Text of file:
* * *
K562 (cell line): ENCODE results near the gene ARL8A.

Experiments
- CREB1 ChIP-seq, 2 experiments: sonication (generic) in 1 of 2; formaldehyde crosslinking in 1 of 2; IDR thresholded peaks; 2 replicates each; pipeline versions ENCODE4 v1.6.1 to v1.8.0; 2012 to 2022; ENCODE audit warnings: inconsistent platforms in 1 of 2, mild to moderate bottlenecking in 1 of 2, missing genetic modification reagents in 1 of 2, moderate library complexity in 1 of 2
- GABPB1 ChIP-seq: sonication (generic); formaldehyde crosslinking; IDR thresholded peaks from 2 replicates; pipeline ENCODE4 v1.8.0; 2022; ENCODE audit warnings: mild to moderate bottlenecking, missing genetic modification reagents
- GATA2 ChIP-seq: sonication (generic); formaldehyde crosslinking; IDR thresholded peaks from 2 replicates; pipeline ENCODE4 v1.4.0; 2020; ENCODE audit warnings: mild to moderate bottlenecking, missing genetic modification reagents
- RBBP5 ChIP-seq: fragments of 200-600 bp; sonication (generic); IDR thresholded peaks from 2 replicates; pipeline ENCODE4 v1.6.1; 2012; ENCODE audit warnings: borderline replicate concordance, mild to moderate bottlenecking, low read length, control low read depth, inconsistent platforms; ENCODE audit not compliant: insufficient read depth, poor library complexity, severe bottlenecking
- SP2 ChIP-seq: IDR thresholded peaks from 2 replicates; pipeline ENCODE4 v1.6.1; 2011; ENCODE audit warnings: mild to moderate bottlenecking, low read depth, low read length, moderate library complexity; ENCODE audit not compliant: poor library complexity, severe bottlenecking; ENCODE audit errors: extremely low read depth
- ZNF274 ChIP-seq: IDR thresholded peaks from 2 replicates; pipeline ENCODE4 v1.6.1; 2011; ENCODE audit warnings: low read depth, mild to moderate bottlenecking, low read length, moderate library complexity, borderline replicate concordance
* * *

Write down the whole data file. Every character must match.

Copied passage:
K562 (cell line): ENCODE results near the gene ARL8A.

Experiments
- CREB1 ChIP-seq, 2 experiments: sonication (generic) in 1 of 2; formaldehyde crosslinking in 1 of 2; IDR thresholded peaks; 2 replicates each; pipeline versions ENCODE4 v1.6.1 to v1.8.0; 2012 to 2022; ENCODE audit warnings: inconsistent platforms in 1 of 2, mild to moderate bottlenecking in 1 of 2, missing genetic modification reagents in 1 of 2, moderate library complexity in 1 of 2
- GABPB1 ChIP-seq: sonication (generic); formaldehyde crosslinking; IDR thresholded peaks from 2 replicates; pipeline ENCODE4 v1.8.0; 2022; ENCODE audit warnings: mild to moderate bottlenecking, missing genetic modification reagents
- GATA2 ChIP-seq: sonication (generic); formaldehyde crosslinking; IDR thresholded peaks from 2 replicates; pipeline ENCODE4 v1.4.0; 2020; ENCODE audit warnings: mild to moderate bottlenecking, missing genetic modification reagents
- RBBP5 ChIP-seq: fragments of 200-600 bp; sonication (generic); IDR thresholded peaks from 2 replicates; pipeline ENCODE4 v1.6.1; 2012; ENCODE audit warnings: borderline replicate concordance, mild to moderate bottlenecking, low read length, control low read depth, inconsistent platforms; ENCODE audit not compliant: insufficient read depth, poor library complexity, severe bottlenecking
- SP2 ChIP-seq: IDR thresholded peaks from 2 replicates; pipeline ENCODE4 v1.6.1; 2011; ENCODE audit warnings: mild to moderate bottlenecking, low read depth, low read length, moderate library complexity; ENCODE audit not compliant: poor library complexity, severe bottlenecking; ENCODE audit errors: extremely low read depth
- ZNF274 ChIP-seq: IDR thresholded peaks from 2 replicates; pipeline ENCODE4 v1.6.1; 2011; ENCODE audit warnings: low read depth, mild to moderate bottlenecking, low read length, moderate library complexity, borderline replicate concordance